It is a dream solution for molecular biological research. The CRISPR-Cas9 technique allows changes to be made in DNA quickly and cheaply. ‘Hopefully, it will very soon be possible to cure people. Wouldn’t that be fantastic?’
The CRISPR-Cas gene editing technique lets a selected gene be cut very precisely or replaced by another gene.
A rolled-up piece of paper is pinned to the noticeboard in Professor John van der Oost’s room. It is evidence of a bet. Will the scientists who developed the gene technique CRISPR-Cas9 be awarded a Nobel Prize in the years to come (something no one really doubts) and which researchers will be given the honour? Van der Oost and a postdoc have bet a bottle of wine on the outcome.
No, says Van der Oost, he didn't bet on himself. In the Dutch newspaper NRC, cancer researcher and former columnist Piet Borst wrote that Van der Oost deserves a Nobel Prize for his role in the development of CRISPR-Cas9. ‘That was nice to read, good to see someone giving us the credit for all the fundamental work that we carried out. But as Borst himself said, the prize for medicine won't go to a microbiologist.’ In scientific journals, Van der Oost is indeed seen as the pioneer paving the way for the three researchers judged likely to get the prize: the French scientist Emmanuelle Charpentier and the Americans Jennifer Doudna (Berkeley) and Feng Zhang (MIT).The triumphant march of this new technique, which lets precise changes be made in DNA at low cost, started in the late 1990s quite by accident in Wageningen.
‘We were involved in deciphering a genome from a bacterium from a geyser in Yellowstone,’ says Van der Oost. ‘We found that it contained repeating pieces of DNA. We published this result in 2001 and then forgot about it. We had no idea what it was for. In 2005 French and Spanish researchers suggested that this could be an immune system to protect bacteria from viruses. I had just received a Vici grant from the Netherlands Organization for Scientific Research and that's what made the difference. It let us immediately put a postdoc and a PhD candidate to work on the topic.’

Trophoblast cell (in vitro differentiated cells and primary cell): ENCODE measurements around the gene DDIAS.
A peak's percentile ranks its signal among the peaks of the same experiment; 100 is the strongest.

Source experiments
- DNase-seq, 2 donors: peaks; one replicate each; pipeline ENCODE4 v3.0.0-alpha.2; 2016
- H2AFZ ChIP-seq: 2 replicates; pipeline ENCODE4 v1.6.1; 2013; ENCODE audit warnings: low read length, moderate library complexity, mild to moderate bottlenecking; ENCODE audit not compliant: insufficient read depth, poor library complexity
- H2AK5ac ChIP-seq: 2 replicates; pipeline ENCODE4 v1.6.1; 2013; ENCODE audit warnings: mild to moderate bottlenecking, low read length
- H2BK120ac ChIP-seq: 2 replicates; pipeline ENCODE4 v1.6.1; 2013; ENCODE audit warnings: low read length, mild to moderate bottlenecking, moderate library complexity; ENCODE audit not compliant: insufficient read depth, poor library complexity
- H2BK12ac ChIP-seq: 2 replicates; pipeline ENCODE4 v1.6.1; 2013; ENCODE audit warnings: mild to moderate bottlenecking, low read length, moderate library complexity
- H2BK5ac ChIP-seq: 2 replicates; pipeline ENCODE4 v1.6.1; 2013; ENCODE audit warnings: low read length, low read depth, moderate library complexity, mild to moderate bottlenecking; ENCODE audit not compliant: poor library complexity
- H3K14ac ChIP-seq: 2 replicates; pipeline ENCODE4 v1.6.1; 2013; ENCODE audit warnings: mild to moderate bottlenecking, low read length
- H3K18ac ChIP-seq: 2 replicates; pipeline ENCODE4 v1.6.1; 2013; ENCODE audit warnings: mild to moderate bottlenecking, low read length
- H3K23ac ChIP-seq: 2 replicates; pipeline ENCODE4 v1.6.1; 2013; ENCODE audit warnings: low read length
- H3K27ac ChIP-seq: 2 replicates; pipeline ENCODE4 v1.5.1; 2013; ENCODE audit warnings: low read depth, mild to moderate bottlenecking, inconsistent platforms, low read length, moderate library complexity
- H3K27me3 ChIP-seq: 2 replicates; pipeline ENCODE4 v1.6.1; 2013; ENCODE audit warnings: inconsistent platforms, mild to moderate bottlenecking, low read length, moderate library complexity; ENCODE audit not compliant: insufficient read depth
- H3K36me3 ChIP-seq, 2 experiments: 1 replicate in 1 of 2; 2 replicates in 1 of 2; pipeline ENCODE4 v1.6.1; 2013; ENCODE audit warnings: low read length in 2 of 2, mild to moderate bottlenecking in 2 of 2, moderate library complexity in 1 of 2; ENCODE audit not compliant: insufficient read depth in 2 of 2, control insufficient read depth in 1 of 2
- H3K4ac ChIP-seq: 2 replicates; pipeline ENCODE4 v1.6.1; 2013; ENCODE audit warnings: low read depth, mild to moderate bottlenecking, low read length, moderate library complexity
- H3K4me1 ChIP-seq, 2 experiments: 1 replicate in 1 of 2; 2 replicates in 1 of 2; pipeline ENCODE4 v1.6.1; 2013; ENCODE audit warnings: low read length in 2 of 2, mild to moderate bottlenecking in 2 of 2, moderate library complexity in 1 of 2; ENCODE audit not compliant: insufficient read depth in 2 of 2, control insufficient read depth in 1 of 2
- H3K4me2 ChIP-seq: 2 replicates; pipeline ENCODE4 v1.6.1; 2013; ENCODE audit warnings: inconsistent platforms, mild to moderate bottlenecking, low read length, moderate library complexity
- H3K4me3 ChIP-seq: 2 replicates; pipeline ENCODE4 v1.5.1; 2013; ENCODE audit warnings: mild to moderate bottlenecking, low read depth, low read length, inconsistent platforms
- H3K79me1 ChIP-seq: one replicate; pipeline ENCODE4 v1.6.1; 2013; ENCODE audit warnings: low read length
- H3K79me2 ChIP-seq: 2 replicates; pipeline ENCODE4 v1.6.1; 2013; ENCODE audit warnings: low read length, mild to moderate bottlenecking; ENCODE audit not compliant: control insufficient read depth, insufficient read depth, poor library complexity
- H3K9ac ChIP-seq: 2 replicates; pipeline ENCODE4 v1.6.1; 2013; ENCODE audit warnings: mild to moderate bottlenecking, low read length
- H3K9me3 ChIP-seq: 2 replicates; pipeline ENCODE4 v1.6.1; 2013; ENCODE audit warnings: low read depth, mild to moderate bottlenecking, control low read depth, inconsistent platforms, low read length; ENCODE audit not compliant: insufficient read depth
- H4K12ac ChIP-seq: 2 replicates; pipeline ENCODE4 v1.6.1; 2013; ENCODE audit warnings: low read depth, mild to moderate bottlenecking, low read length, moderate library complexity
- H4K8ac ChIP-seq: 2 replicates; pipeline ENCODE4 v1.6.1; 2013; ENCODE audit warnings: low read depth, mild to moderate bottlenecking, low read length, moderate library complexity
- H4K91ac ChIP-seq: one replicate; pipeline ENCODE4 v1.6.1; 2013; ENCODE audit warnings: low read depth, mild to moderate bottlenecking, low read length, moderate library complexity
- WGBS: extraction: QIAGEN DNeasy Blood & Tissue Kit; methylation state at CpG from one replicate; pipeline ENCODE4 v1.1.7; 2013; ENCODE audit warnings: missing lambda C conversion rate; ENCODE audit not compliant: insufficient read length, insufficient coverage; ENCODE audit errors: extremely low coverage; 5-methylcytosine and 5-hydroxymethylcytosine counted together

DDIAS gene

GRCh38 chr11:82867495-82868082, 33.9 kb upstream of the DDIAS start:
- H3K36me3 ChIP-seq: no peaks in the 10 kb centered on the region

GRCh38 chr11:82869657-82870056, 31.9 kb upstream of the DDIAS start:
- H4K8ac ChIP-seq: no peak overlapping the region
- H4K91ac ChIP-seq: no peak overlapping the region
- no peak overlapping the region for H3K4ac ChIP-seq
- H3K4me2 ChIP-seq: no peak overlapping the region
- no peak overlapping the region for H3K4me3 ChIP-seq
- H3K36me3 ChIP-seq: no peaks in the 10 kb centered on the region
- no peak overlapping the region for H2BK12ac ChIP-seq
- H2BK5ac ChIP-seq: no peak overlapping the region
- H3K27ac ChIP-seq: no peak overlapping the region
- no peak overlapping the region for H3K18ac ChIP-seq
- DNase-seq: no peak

That led to an article in Science in 2008 in which the Wageningen group explains how the immune system works to protect the bacterium E. coli from invading viruses. To do this, the bacterium has incorporated fragments of DNA from the attackers. Copies of this (CRISPR-RNA) patrol the cell. If this CRISPR-RNA recognizes a virus that has got in, it squeezes between the two DNA strands of the virus and pushes them apart. Then special proteins known as Cas inflict the mortal blow: they cut the viral DNA to shreds. That is the end of the invader. The Wageningen study also showed that the CRISPR-RNA can be adapted so that the protein scissors cut where you want them to in the DNA. The publication led to a deluge of research on variants of this immune system. The now-celebrated CRISPR-Cas9, which was discovered in lactic acid bacteria, is a simpler variant than the system Van der Oost discovered in E. coli. It has turned out to be just the thing for a wide range of applications in medical and biotechnological labs. That is because the cutting mechanism, the protein scissors that bacteria use to protect themselves against viruses, also works in plant, animal and human cells. It can be used in these cells for gene editing, rewriting DNA both very precisely and quickly. But you also need something to tell the protein scissors where to cut. American researchers managed to give the scissors a different guide every time that took them to just the right spot in the genetic material.